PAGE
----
Stamuli’s Memphis-style furniture is inspired by iconic artists
Swedish design studio Stamuli unveiled its eye-catching Tagadà collection at Edit Napoli 2021
Tagadà, which refers to the popular, high-octane amusement ride, is an apt name for a collection as vibrant as this. Made from a mix of CNC-cut MDF and plywood, Stamuli has created a series of pieces including chairs, tables and a mirror, each piece covered in colourful laminated surfaces from Italian company ABET Laminati.
“Using laminate was a spontaneous direction,” says Stamuli. “We were looking for a material with a full, neat color, non-tonal and non-nuanced, but with its own identity.”
Stamuli’s choice of bright colours and graphic interplay was influenced by Memphis and Studio Alchimia, a post-radical avant-garde group active in Milan during the 70s. The collection, which was unveiled during EDIT Napoli 2021, also draws inspiration from Italian artist Franco Summa, in particular Porta Del Mare (1993), an urban monument made of giant, multicolored rectangles.
“We explored different ways to build the chairs: assembling previous laminated components and mixing coated elements. The only result we considered successful is obtained through a handcrafted process in which the laminate is glued by hand on the chair structure.”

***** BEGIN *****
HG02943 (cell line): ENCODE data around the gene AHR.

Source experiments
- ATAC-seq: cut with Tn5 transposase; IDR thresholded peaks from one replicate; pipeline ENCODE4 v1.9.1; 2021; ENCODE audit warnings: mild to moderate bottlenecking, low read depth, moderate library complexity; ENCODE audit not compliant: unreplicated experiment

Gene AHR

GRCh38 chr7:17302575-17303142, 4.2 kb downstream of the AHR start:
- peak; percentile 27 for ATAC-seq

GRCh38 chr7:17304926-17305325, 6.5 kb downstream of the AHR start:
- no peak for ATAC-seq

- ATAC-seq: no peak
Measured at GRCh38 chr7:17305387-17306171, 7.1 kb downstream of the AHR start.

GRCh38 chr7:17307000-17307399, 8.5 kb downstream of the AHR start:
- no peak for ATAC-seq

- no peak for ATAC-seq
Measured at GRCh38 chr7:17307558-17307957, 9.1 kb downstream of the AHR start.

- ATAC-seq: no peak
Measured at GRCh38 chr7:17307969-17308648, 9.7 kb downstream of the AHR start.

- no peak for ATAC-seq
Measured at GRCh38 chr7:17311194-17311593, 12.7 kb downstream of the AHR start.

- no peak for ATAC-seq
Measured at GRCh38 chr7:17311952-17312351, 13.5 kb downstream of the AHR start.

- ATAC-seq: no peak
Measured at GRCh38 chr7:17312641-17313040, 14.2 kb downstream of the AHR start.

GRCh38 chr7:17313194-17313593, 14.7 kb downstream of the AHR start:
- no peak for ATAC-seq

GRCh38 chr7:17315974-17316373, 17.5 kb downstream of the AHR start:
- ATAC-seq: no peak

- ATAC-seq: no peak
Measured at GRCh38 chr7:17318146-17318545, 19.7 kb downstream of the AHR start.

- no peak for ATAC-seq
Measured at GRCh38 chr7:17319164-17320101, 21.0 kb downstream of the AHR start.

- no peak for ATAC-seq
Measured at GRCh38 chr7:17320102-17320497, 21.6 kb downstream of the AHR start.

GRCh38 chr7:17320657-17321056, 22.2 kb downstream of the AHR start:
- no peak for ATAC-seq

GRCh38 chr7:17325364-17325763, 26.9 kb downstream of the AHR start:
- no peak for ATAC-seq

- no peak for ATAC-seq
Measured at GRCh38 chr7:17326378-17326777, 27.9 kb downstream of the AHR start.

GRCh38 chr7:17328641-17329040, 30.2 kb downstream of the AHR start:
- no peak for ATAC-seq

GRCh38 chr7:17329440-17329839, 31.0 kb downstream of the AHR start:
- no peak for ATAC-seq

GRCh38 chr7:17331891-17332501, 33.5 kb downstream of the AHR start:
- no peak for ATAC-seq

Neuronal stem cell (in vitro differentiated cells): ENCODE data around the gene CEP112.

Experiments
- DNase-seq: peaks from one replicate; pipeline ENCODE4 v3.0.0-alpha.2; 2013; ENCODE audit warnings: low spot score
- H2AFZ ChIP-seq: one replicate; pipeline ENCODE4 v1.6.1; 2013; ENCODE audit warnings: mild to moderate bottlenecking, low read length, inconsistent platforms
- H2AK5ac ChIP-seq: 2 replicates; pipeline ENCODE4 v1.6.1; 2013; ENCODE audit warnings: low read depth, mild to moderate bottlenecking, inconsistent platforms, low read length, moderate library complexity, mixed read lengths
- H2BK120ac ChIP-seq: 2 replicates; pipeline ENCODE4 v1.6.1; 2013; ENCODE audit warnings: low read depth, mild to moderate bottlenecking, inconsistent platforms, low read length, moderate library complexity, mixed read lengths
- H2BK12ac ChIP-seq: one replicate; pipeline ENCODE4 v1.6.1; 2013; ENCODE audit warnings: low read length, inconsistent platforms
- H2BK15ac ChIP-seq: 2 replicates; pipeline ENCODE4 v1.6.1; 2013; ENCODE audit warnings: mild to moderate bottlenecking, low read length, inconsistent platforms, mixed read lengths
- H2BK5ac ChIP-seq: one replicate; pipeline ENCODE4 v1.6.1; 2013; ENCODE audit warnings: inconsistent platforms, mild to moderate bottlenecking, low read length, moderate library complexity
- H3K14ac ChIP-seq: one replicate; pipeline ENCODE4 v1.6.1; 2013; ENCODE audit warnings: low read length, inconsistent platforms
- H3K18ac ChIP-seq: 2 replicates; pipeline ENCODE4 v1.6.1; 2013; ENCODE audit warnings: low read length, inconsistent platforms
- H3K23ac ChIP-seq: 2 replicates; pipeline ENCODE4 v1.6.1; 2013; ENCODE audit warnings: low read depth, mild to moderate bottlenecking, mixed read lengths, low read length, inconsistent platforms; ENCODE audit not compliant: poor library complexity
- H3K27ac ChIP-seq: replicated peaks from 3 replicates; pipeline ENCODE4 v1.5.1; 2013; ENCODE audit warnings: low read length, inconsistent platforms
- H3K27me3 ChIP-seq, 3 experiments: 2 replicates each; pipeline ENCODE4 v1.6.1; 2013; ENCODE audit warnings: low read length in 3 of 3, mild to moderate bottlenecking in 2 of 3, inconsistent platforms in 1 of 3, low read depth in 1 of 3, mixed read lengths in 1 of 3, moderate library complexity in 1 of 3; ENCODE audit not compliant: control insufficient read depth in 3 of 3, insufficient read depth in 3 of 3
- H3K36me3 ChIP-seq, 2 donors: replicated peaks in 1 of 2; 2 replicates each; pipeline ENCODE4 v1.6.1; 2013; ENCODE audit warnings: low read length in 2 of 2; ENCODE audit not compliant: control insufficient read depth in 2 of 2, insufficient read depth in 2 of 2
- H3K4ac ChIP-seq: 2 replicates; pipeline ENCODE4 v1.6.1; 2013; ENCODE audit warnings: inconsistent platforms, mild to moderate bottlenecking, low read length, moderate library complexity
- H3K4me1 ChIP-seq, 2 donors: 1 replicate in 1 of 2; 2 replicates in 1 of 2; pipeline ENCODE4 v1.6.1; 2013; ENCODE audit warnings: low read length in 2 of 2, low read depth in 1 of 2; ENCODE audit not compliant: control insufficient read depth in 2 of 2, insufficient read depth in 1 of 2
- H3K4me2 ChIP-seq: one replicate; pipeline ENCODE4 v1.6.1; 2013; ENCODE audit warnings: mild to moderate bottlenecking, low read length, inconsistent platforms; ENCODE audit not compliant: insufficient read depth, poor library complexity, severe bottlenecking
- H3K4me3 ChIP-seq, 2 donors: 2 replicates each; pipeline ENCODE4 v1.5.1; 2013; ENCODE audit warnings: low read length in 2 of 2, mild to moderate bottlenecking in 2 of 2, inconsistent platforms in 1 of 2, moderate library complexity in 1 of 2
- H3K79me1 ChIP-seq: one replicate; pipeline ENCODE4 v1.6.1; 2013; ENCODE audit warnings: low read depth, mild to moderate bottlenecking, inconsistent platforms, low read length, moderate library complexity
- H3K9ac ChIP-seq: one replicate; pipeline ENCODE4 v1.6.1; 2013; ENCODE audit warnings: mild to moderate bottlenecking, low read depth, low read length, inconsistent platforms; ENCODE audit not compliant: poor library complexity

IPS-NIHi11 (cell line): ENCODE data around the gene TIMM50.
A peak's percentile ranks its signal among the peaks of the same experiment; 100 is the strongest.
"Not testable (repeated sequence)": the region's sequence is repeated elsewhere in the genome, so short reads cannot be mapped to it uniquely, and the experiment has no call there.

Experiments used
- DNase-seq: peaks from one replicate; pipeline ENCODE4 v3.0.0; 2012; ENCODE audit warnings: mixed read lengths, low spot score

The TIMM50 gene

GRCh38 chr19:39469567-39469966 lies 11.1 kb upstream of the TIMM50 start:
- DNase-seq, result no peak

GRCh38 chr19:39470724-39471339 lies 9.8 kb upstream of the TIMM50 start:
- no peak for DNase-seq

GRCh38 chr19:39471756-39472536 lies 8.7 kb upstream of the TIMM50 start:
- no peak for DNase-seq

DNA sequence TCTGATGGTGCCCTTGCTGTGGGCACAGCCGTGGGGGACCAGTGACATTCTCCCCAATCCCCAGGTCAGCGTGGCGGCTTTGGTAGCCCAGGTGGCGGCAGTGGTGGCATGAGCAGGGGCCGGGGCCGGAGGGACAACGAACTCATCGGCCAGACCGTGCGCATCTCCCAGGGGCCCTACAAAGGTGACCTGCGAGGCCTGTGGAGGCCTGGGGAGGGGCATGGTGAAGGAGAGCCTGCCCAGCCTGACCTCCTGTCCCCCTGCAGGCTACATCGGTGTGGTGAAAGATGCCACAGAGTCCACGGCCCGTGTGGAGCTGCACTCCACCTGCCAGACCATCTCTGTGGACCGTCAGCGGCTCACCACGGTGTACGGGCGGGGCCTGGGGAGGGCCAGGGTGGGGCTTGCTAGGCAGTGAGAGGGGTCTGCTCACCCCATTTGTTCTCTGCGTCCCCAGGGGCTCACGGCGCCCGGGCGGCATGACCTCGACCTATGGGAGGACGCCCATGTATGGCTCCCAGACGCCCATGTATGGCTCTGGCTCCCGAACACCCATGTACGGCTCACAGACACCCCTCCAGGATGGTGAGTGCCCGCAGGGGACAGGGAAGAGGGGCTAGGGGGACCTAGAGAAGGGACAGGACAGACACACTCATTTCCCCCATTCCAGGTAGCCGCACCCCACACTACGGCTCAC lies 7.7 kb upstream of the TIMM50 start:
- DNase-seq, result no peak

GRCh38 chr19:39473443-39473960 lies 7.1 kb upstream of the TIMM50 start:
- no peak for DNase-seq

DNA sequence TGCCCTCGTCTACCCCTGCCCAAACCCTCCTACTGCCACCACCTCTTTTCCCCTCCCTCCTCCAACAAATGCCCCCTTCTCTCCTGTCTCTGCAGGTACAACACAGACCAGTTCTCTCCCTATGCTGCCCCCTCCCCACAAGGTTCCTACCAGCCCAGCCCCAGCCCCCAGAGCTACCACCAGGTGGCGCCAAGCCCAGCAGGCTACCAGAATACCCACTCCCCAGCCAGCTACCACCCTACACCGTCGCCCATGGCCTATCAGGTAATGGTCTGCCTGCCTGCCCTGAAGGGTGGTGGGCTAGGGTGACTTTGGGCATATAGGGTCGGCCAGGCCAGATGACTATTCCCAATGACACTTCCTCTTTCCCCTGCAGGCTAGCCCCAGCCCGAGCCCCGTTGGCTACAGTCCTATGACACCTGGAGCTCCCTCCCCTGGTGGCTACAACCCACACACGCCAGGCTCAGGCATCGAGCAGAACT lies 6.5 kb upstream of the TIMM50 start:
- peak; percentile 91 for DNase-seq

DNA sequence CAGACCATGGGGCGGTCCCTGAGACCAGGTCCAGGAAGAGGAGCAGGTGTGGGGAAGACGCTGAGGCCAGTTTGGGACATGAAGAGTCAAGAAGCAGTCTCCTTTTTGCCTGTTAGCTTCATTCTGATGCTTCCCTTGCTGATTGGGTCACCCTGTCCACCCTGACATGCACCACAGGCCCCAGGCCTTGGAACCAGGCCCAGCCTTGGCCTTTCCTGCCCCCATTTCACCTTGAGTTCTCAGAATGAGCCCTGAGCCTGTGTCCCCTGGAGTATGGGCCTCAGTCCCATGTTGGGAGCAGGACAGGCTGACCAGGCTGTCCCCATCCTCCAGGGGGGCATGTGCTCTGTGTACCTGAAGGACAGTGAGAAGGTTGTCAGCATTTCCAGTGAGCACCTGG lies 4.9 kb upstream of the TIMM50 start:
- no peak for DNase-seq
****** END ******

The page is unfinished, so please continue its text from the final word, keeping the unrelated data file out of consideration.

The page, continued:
“The goal for these objects is to be perceived as pure colors, so to create a dissonance with the low tones of a domestic environment and to give the user the opportunity of an escape from the ordinary.”
[ Read also Highlights from design fair EDIT Napoli 2021 ]
During the event, the studio also exhibited Unstressed, an aluminium chair designed in collaboration with Alessandro Bruzzone that won the first EDIT Napoli 2021 award. The design featured rectangular aluminium tubes bent into shape by hand to create a soft ‘pinched’ effect.
“We challenged ourselves in building a chair using a single industrial aluminum profile,” explains Stamuli. “The beauty of this object comes by the intrinsic properties of the material itself.”
“The concept for the Unstressed chair moves from the exploration of metal plasticity under stress. The handcrafted process expresses a new and softer language for a typical industrial material.” An exercise in technical skill captured in minimal form, the chair is in perfect contrast to the elaborate colour scheme of Tagadá.